Shireen added that: “Mujaid is three times Ameer’s size. Ameer is only 21 and still slim, where this guy is much older and much bigger. When Ameer fell he grazed his knee and arm badly. Mujaid then started punching Ameer on the chest to keep him on the ground and then started kicking him in the stomach repeatedly. Shakina then jumped on Mujaid’s back trying to get him to let go of her brother.”
When the altercation ended, Ameer went home immediately and Shakeena went to find her stepfather. Shireen’s second husband knows Mujaid George and gave Shireen his phone number.
Shireen explained: “When Ameer’s father died I had to be both mother and father for my children and I had to fight and protect them. I called Mujaid until he answered and I got him to come and confront me. He apologised, but I was not going to let it lie. I then took him to the police station to open a case of assault.”
According to Shireen, Mujaid George “gave himself up and was told by the police that he could leave whilst they filled out the docket and they would call him to come and pay his fine. They told us that it was a minor assault and they did not even cuff or detain my son’s attacker. Eventually he paid R150 and left”.
I asked her how Ameer is, and the concern on her face was evident.
“Ameer is keeping it all in. Whenever I bring it up he says Mommy I don’t want to speak about this. I am really worried. I don’t want him to one day ‘lose it’ and then do more damage to himself. We went through a lot of difficulties with Ameer and it took a long time for him to surface as gay. Now he’s got to be himself and to build himself up financially. I don’t want my son’s life to go down because of a gay basher.
“Ameer knows a lot of people in the community and he is afraid of being known as a gay-bashing victim and that the guy just got fined R150. So Ameer is a recluse, he refuses to go out with his sister and I am worried about him not living his life freely,” she said.
When asked how she and her family were doing, Shireen sighed deeply.
“Shakina is very affected by seeing her brother beaten. The whole family, from the young ones to the elders, all were there and saw how it upset us. I myself have lost days from work, where I just lay in bed… I have a nerve condition and have had to twice change my anxiety and sleep medication and still I can’t sleep.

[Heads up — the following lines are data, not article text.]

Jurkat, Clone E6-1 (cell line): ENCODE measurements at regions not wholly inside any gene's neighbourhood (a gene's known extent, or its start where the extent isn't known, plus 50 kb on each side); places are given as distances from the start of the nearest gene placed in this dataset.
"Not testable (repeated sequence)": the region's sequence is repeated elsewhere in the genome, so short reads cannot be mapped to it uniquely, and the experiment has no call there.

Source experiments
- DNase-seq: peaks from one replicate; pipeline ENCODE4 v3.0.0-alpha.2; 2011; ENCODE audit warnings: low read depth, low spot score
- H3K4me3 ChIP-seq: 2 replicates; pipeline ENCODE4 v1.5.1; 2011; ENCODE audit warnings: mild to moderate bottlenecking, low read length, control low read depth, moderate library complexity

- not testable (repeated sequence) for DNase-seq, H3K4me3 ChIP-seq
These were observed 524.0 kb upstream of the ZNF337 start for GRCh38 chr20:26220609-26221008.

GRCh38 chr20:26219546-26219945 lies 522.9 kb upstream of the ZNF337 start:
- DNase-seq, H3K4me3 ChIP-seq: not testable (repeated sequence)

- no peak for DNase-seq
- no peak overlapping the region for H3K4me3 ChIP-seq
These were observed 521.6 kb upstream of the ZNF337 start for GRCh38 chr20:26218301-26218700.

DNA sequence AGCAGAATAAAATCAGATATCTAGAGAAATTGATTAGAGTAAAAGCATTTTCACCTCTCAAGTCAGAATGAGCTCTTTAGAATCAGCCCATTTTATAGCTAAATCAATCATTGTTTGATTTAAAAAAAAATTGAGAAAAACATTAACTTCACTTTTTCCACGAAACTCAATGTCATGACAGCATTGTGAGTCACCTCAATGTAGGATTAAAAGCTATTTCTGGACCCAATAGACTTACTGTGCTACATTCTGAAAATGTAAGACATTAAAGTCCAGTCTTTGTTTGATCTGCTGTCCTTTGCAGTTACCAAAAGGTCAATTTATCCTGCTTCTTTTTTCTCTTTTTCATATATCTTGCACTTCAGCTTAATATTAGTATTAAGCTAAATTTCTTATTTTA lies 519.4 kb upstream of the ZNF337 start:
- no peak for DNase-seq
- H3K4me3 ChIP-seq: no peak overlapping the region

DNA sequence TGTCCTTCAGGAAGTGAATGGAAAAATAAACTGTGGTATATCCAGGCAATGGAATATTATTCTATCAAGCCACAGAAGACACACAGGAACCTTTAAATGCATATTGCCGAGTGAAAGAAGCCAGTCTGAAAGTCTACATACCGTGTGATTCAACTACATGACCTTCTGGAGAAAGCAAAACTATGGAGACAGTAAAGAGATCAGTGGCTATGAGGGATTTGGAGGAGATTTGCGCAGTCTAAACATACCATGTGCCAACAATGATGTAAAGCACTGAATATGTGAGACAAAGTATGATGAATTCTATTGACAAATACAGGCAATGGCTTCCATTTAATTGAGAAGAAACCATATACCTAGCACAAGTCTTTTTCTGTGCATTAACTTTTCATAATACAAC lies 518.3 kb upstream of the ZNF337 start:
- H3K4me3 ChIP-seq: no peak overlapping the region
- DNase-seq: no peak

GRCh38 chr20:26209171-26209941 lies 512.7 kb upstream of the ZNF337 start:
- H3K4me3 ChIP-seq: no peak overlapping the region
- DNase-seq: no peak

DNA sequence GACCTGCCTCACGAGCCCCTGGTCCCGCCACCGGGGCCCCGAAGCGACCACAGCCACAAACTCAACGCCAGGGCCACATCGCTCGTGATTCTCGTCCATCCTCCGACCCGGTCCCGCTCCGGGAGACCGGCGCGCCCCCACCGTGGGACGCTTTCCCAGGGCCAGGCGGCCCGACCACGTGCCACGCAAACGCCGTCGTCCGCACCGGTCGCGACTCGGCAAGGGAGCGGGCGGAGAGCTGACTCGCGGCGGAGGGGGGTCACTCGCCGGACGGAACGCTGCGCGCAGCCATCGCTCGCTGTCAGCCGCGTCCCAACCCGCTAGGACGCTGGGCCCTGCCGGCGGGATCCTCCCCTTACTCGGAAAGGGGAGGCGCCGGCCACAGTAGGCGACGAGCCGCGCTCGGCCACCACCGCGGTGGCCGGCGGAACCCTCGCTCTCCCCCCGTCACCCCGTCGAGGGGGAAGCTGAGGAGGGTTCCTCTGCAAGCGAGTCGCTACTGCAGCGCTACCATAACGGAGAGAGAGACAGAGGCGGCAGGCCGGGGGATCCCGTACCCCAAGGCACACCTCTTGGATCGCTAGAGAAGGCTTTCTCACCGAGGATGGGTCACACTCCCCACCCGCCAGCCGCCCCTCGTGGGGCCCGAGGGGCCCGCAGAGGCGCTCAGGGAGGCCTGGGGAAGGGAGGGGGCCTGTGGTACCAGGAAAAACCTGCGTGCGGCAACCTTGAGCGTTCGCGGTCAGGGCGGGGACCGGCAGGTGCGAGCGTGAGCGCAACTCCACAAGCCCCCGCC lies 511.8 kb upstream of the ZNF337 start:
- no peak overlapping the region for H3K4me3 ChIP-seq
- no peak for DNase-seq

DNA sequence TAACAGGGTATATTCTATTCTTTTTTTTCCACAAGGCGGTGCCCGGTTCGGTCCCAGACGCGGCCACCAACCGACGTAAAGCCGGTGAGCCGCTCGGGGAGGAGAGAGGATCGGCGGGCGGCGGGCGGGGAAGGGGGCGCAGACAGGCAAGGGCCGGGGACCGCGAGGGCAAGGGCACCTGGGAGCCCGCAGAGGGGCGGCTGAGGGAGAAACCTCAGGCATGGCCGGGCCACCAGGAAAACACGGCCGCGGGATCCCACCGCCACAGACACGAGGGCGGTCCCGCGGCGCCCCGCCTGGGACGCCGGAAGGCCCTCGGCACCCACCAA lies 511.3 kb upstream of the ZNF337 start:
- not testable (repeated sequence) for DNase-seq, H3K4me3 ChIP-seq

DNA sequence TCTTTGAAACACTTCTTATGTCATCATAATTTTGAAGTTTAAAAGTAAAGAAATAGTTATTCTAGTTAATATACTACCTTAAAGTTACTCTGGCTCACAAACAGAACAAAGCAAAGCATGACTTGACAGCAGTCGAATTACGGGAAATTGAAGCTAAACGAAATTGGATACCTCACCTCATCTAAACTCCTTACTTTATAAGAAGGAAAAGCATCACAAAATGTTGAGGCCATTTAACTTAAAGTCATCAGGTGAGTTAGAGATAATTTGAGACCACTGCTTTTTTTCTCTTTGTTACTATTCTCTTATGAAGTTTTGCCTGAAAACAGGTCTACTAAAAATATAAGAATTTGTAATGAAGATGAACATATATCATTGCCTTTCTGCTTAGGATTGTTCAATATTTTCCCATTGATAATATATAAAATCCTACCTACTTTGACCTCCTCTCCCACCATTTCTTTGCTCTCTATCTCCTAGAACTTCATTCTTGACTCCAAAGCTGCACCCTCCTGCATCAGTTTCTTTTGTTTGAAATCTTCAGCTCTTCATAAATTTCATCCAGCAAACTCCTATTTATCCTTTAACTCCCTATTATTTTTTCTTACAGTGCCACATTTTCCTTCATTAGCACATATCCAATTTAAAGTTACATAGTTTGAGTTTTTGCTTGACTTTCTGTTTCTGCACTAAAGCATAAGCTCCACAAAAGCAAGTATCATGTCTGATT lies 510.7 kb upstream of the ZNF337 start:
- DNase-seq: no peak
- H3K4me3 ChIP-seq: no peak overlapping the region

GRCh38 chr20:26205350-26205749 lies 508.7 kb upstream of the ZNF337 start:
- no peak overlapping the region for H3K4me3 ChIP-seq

“Just this weekend Mujaid’s son saw me in the mall and yelled insults at me. They can’t intimidate me but I am worried about Ameer and how he must feel going out in the community now,” she said.
I also asked Shireen what her plans are regarding the case and what she wants to achieve with it.
“Ameer is afraid and has been saying that he does not want to pursue the case with the high court. However I am allowed to take it further as a family member. And I am going to! What is our police service teaching the next person who attacks gay people or the next generation? What legacy is that leaving? That you can beat up a gay person and get off for a R 150?
“That does not sit right with me. I want my son to be who he wants to be and to walk freely without being put in danger…”
Since our meeting, I have reached out to a contact at the Department of Justice and the case will be put to the hopefully re-energised task team. We will follow up to see if we can get further assistance and notify Mambaonline readers.
We all want our mothers to be there for us when we need them the most. Shireen has shown true bravery, love and loyalty to her son. One can’t help but to add her to that long list of gay men’s ideal mothers – like Sophia Loren, Elizabeth Taylor and Debbie from Queer as Folk… If you ask me, I think that everybody wants a mother like Shireen.